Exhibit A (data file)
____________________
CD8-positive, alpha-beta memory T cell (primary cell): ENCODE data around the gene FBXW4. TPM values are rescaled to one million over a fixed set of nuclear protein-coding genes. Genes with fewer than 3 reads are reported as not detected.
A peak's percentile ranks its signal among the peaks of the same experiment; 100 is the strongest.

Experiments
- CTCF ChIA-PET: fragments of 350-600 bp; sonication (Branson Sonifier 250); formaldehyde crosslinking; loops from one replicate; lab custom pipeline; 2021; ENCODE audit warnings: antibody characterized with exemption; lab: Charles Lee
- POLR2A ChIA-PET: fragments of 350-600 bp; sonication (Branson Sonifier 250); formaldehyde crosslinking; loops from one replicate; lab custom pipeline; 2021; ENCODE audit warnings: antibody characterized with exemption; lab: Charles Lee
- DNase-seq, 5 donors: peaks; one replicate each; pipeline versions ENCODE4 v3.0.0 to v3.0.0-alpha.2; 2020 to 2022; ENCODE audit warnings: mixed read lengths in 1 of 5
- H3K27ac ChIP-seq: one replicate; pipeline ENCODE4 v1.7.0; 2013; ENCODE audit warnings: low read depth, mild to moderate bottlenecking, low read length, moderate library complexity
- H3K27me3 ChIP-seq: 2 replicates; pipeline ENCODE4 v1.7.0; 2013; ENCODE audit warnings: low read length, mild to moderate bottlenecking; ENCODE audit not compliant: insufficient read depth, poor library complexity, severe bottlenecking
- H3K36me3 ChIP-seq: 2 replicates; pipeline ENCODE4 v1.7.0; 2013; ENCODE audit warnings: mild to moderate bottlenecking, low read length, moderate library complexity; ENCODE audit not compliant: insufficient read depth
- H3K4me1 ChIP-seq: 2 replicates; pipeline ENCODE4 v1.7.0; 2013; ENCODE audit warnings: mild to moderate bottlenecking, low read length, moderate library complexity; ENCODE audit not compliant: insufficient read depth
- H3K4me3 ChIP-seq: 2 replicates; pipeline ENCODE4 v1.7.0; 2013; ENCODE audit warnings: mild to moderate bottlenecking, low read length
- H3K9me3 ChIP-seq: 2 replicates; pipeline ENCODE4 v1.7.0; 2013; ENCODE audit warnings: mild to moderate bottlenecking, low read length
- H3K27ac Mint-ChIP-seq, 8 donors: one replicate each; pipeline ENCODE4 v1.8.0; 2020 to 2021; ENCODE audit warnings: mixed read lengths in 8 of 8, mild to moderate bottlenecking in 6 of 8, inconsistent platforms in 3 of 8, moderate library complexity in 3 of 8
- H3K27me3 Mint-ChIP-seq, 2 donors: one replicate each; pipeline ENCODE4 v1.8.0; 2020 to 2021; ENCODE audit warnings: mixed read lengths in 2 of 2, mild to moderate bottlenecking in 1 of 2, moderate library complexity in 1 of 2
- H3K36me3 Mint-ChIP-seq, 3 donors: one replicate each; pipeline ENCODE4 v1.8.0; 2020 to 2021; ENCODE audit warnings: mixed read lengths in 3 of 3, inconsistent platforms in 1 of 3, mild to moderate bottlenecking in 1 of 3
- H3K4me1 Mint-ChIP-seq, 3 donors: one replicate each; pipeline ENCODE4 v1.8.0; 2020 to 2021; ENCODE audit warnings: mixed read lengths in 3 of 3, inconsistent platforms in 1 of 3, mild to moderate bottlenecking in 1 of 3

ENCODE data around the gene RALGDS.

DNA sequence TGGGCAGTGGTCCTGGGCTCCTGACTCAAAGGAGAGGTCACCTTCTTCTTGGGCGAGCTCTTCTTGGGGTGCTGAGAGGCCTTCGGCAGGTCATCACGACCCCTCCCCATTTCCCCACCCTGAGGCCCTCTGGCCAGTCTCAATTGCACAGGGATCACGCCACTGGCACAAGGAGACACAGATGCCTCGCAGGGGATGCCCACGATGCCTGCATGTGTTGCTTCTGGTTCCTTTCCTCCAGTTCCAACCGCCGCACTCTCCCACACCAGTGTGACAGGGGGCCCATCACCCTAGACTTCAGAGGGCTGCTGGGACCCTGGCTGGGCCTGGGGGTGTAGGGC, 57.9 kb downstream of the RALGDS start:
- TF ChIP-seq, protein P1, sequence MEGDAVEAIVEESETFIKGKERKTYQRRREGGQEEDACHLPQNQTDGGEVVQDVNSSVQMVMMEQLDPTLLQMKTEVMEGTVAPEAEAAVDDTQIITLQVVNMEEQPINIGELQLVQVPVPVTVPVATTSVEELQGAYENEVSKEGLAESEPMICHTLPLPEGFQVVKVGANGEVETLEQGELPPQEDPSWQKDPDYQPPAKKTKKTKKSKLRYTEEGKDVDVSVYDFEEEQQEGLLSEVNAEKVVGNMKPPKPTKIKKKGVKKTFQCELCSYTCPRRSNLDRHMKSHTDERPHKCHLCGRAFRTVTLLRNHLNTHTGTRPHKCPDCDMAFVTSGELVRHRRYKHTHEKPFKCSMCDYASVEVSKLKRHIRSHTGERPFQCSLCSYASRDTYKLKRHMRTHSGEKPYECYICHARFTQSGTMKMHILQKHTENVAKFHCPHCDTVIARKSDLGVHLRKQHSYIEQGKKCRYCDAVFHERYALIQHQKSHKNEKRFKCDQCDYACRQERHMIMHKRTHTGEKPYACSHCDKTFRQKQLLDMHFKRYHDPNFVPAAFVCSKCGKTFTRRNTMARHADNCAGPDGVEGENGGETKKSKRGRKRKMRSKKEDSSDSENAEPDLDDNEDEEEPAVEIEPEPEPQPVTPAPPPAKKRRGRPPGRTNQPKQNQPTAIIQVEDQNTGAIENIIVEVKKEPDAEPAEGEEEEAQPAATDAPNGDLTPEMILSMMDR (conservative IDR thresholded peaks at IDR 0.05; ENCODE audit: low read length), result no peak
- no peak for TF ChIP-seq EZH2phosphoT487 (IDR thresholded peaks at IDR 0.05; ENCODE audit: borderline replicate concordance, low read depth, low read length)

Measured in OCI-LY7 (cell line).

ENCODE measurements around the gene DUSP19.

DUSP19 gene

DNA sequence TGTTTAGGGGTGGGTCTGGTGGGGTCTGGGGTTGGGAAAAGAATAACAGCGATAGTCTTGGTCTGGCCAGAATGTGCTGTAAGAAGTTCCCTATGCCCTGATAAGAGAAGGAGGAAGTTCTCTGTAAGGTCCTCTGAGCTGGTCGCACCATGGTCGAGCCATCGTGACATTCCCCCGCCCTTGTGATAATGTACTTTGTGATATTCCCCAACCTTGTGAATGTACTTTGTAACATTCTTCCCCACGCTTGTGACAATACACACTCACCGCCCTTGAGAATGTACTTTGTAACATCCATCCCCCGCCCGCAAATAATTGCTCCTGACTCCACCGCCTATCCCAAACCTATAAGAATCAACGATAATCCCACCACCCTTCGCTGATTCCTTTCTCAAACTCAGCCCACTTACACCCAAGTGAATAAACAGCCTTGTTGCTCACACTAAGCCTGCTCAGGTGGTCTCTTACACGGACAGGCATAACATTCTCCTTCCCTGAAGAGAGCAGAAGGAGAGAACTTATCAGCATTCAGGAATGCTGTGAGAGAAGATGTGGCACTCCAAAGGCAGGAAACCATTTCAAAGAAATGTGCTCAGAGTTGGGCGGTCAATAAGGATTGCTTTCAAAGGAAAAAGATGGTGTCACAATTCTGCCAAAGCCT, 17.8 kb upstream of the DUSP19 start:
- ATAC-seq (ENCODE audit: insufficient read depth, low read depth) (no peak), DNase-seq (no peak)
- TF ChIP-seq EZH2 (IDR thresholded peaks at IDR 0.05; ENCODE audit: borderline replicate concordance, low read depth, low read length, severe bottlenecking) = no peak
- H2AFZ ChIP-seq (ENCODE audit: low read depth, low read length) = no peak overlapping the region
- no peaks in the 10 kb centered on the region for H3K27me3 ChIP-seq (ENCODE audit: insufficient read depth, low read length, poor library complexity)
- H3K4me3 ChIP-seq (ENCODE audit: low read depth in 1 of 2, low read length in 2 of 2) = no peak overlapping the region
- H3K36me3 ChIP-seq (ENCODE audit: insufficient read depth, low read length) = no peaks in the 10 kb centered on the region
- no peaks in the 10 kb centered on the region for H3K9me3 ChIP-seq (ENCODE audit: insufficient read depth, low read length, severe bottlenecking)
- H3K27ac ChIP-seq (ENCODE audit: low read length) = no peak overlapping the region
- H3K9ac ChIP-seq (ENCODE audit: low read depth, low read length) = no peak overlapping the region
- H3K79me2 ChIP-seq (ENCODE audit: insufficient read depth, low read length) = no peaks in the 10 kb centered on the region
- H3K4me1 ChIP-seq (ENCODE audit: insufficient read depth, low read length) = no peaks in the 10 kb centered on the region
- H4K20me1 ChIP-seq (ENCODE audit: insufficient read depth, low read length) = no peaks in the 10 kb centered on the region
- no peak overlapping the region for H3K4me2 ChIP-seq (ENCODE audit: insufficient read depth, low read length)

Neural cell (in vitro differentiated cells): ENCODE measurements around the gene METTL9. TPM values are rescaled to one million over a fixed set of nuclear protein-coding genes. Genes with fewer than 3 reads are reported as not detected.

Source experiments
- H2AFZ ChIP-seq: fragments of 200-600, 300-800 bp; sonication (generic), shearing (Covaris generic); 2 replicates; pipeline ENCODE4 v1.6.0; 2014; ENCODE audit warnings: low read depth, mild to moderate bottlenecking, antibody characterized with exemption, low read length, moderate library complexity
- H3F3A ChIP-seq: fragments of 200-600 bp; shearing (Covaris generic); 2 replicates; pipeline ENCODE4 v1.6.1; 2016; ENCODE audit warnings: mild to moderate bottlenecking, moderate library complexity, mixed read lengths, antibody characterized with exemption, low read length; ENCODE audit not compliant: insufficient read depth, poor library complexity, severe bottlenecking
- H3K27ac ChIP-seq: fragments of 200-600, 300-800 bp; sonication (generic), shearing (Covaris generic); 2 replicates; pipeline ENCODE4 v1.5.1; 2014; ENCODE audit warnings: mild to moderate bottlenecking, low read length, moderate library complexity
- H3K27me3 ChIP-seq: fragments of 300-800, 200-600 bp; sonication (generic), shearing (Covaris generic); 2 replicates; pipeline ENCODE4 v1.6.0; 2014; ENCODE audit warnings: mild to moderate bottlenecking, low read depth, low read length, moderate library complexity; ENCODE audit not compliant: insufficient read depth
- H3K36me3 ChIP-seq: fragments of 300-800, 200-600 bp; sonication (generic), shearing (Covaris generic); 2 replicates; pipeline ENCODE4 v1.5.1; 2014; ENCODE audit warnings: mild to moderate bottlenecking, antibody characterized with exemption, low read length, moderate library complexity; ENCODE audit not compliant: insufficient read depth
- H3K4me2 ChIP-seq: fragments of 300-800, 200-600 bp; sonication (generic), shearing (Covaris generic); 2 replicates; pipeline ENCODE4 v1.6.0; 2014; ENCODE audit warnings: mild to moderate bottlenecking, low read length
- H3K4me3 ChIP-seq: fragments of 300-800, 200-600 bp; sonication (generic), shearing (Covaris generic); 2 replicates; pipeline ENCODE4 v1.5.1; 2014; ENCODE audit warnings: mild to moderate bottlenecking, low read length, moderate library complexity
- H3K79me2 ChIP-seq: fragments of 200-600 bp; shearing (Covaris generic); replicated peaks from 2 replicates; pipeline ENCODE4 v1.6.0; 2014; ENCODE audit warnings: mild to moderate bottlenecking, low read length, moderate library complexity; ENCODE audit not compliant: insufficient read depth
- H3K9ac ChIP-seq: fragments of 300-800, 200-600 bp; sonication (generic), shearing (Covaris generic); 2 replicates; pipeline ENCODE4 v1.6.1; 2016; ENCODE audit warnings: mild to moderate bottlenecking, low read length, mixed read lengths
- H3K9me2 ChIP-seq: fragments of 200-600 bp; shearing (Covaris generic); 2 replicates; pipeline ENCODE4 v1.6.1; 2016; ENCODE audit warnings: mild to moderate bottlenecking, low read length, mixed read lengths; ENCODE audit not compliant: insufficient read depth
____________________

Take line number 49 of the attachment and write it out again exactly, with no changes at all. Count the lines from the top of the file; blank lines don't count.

- H3K9me2 ChIP-seq: fragments of 200-600 bp; shearing (Covaris generic); 2 replicates; pipeline ENCODE4 v1.6.1; 2016; ENCODE audit warnings: mild to moderate bottlenecking, low read length, mixed read lengths; ENCODE audit not compliant: insufficient read depth